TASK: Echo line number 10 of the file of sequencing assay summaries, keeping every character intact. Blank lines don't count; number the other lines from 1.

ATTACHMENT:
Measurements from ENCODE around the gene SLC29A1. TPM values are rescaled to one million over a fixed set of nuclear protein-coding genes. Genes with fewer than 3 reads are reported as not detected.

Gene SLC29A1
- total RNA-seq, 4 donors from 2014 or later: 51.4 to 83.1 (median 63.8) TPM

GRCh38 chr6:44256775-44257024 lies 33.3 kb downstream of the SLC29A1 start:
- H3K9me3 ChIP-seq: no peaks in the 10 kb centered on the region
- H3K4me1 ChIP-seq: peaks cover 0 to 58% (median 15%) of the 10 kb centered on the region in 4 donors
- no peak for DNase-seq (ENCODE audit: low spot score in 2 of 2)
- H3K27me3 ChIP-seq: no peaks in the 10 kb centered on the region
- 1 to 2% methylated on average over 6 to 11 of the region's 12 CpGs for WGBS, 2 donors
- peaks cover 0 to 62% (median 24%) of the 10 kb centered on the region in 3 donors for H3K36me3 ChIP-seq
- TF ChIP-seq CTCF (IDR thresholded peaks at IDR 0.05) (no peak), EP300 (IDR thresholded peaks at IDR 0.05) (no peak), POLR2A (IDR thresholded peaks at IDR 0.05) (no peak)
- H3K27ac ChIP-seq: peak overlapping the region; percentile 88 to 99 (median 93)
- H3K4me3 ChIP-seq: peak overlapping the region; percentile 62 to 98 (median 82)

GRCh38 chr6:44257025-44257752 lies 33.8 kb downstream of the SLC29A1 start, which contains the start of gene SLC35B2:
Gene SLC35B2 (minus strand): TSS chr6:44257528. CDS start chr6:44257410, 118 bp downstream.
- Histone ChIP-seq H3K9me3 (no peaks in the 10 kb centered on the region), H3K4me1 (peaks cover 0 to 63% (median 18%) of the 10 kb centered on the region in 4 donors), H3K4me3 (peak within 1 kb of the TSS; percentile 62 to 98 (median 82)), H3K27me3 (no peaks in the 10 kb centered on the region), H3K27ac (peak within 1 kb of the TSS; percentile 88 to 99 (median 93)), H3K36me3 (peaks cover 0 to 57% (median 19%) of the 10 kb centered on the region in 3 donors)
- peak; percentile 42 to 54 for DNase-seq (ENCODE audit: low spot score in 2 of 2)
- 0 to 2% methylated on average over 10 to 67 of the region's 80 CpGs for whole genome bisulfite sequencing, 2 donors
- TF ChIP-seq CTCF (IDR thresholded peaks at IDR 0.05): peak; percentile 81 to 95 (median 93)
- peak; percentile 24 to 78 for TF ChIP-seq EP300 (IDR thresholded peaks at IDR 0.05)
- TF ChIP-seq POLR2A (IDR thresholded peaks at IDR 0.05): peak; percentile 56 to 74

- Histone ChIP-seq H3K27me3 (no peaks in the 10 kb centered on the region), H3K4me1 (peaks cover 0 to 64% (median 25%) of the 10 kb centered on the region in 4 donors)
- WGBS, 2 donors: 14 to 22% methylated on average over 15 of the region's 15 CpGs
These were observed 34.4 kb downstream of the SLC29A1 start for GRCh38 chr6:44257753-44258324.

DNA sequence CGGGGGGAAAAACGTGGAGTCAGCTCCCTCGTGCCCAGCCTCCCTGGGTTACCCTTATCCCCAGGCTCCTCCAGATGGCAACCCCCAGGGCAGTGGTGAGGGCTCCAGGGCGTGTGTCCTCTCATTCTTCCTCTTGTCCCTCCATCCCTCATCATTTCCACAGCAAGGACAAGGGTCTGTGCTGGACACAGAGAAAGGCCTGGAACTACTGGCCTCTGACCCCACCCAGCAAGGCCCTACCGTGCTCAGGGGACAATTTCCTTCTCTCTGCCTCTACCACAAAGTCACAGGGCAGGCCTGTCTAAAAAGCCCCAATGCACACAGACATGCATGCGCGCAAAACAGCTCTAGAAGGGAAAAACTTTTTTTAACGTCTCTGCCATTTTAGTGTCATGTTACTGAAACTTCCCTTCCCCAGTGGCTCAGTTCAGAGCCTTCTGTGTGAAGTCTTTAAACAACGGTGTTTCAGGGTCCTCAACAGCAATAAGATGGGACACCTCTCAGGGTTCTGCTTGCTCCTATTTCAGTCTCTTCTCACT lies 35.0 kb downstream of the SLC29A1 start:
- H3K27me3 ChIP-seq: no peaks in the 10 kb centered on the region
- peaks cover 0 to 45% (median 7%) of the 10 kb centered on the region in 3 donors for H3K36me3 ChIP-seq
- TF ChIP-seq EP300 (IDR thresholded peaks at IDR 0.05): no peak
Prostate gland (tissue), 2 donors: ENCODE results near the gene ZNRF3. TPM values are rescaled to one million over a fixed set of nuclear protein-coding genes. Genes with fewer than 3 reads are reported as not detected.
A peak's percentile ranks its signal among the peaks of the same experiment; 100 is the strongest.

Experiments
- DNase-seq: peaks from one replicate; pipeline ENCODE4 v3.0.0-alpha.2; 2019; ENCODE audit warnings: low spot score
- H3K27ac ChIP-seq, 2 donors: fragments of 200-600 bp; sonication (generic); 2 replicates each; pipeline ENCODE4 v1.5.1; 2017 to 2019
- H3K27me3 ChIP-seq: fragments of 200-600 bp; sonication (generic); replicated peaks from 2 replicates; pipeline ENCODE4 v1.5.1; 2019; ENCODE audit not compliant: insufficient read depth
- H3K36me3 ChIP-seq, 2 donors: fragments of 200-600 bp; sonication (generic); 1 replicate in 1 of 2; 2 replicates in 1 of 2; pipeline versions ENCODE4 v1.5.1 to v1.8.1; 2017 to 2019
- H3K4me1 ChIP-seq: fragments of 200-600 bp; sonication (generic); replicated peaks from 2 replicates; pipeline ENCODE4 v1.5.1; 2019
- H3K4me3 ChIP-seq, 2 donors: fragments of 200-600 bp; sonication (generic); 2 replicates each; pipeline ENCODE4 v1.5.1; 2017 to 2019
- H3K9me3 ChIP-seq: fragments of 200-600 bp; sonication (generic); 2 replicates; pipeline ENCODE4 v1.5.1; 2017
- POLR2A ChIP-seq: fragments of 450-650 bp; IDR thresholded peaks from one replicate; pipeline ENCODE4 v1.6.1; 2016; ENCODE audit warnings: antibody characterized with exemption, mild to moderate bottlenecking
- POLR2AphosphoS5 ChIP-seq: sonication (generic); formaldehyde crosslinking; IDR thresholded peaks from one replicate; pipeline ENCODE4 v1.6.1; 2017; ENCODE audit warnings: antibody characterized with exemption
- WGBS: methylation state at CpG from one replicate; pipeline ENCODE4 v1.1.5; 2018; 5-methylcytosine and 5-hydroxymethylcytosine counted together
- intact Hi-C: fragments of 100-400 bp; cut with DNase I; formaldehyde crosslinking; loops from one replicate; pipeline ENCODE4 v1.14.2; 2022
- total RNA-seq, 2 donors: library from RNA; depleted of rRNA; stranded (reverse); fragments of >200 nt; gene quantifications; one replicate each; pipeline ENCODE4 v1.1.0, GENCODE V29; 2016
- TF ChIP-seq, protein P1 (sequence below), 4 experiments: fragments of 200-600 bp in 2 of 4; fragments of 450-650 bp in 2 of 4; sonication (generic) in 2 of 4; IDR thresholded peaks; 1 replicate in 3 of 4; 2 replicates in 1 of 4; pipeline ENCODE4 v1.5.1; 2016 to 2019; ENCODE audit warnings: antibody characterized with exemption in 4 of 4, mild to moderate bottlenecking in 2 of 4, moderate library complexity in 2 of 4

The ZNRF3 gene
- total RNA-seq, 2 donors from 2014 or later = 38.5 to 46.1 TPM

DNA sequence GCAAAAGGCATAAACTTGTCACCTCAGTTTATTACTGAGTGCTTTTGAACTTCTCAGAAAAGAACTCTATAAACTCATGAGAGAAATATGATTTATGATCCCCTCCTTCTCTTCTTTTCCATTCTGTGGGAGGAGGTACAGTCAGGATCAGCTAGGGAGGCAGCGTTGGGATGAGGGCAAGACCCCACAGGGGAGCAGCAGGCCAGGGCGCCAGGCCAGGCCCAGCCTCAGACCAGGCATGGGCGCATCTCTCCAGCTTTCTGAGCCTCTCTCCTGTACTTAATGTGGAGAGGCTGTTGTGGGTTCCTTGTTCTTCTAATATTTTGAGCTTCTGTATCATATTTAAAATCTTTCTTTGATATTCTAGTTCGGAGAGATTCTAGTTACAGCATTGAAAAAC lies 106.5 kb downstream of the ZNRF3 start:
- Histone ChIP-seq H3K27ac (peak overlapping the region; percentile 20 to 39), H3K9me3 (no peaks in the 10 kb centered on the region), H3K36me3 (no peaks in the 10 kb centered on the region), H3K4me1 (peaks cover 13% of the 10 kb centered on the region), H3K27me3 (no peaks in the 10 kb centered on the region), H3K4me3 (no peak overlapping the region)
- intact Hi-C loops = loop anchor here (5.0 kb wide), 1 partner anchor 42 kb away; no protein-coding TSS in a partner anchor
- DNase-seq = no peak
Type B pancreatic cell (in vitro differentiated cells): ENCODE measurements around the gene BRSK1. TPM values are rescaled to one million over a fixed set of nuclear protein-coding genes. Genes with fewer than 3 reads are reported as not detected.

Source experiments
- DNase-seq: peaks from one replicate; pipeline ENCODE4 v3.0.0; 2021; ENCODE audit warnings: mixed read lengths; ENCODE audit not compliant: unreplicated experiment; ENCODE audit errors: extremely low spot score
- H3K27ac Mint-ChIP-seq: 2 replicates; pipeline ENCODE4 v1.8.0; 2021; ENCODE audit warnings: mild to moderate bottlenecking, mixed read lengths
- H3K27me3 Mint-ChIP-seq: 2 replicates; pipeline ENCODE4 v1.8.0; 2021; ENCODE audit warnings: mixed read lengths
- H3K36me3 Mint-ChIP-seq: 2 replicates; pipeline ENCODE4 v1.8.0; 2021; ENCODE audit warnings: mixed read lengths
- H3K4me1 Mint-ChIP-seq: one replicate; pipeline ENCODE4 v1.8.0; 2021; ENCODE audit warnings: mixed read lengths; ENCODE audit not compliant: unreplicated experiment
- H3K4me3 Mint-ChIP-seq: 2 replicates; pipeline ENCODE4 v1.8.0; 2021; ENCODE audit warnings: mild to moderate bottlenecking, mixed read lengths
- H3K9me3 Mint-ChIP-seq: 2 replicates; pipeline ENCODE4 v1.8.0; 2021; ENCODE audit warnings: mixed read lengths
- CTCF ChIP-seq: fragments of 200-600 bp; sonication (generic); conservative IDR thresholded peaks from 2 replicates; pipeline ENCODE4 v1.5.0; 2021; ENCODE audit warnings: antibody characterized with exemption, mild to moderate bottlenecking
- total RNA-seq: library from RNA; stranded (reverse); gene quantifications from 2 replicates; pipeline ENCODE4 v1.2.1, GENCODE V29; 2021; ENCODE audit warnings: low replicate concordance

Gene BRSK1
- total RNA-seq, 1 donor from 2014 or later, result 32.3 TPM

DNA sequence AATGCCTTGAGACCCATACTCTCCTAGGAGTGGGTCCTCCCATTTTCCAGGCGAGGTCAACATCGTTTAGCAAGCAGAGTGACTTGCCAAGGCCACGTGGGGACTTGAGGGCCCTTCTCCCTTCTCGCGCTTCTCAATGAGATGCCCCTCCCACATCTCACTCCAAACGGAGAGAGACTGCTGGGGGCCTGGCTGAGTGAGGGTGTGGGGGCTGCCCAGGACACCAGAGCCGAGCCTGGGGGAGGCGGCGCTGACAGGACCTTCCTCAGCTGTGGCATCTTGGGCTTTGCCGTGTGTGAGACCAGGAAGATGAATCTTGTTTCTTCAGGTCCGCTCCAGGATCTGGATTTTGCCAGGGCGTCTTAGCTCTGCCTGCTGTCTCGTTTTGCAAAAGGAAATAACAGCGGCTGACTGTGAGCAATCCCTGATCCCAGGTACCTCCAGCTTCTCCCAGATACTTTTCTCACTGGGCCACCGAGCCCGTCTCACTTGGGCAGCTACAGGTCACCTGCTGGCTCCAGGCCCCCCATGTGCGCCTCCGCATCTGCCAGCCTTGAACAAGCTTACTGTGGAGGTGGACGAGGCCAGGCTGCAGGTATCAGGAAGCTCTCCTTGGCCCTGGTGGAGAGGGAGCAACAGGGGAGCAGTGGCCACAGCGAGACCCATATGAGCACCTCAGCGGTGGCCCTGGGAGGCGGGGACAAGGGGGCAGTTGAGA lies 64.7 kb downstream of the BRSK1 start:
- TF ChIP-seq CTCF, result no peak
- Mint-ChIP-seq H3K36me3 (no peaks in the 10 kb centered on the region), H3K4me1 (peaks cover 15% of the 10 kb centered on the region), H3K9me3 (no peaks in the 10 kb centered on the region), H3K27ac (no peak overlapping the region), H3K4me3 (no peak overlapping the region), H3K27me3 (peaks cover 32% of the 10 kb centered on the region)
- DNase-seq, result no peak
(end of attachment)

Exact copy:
- peaks cover 0 to 62% (median 24%) of the 10 kb centered on the region in 3 donors for H3K36me3 ChIP-seq